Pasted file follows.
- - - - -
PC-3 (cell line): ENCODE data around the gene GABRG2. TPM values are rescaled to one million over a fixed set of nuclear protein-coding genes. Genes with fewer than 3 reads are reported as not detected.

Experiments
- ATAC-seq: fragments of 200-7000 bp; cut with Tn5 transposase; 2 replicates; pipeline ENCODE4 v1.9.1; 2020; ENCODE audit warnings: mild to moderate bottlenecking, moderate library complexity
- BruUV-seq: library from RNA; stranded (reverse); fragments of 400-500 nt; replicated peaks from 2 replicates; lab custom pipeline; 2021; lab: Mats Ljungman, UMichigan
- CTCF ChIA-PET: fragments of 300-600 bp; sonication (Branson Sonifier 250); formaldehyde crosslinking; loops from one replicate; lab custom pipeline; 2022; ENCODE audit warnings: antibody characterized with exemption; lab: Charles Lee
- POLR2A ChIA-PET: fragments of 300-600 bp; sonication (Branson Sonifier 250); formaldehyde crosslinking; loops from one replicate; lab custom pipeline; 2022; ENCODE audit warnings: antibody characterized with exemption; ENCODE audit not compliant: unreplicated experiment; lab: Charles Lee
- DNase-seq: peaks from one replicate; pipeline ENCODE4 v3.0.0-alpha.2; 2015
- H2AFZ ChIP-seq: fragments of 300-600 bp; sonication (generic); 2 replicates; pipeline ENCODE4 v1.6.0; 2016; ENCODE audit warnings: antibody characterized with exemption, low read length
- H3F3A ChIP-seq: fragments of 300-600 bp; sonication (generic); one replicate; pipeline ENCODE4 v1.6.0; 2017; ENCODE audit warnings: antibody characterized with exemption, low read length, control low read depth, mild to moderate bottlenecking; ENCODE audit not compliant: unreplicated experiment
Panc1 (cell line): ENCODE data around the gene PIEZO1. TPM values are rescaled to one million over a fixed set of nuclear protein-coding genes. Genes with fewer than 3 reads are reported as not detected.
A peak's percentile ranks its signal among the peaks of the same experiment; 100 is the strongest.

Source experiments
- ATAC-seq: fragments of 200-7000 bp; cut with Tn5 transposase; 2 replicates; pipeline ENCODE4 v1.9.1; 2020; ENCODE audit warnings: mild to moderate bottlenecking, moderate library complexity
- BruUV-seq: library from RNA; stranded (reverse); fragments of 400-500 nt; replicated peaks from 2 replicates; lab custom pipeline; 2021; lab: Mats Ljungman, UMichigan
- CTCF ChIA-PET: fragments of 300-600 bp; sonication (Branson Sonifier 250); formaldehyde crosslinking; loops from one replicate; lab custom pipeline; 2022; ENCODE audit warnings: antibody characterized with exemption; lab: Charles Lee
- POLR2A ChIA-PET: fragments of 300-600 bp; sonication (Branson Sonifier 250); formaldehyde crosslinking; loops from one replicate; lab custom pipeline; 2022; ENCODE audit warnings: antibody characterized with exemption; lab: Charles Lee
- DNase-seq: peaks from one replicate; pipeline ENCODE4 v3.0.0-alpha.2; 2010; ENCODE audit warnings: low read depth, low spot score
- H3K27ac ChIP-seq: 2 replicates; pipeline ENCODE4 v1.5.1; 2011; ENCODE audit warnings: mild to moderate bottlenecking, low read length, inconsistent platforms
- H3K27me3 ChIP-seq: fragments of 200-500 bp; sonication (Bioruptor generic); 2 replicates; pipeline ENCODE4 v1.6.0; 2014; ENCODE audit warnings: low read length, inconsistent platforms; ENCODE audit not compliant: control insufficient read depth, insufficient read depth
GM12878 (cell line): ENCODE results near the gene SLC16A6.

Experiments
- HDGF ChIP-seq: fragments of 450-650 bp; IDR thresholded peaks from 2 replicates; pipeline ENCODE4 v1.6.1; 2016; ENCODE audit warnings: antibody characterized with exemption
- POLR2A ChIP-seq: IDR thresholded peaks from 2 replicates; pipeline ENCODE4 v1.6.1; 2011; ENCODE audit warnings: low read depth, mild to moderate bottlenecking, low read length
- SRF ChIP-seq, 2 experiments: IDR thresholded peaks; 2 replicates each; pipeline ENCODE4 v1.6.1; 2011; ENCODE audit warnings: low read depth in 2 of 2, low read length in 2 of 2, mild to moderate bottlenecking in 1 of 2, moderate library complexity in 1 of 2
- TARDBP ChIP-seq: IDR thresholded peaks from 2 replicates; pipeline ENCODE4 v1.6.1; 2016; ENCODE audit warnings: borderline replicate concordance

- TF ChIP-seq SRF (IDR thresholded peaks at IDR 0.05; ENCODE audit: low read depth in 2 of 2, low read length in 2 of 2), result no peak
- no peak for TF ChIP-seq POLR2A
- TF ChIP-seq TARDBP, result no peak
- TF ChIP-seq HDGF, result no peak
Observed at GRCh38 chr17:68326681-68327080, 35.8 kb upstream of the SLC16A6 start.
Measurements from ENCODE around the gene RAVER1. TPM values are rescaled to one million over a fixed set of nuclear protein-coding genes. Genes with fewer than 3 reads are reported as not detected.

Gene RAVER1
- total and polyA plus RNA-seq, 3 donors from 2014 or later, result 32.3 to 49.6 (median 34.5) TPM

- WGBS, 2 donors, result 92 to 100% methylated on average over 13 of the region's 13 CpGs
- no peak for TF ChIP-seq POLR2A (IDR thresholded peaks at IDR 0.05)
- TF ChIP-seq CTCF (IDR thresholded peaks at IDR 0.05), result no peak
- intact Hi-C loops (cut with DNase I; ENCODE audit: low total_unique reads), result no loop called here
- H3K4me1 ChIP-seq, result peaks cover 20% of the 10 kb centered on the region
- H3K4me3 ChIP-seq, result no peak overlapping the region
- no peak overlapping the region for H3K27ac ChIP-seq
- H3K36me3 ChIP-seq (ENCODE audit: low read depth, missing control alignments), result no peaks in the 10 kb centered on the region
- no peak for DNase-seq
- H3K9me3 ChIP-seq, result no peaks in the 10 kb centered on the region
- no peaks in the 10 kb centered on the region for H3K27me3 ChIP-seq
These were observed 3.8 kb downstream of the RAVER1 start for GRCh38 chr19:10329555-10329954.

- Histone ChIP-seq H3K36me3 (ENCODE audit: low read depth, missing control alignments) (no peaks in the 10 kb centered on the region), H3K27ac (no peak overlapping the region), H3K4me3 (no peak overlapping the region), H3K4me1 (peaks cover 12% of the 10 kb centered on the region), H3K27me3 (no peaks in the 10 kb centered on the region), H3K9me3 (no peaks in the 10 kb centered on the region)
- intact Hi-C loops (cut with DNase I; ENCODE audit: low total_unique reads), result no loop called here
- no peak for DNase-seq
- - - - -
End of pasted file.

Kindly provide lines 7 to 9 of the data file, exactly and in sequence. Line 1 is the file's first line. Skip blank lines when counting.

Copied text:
- DNase-seq: peaks from one replicate; pipeline ENCODE4 v3.0.0-alpha.2; 2015
- H2AFZ ChIP-seq: fragments of 300-600 bp; sonication (generic); 2 replicates; pipeline ENCODE4 v1.6.0; 2016; ENCODE audit warnings: antibody characterized with exemption, low read length
- H3F3A ChIP-seq: fragments of 300-600 bp; sonication (generic); one replicate; pipeline ENCODE4 v1.6.0; 2017; ENCODE audit warnings: antibody characterized with exemption, low read length, control low read depth, mild to moderate bottlenecking; ENCODE audit not compliant: unreplicated experiment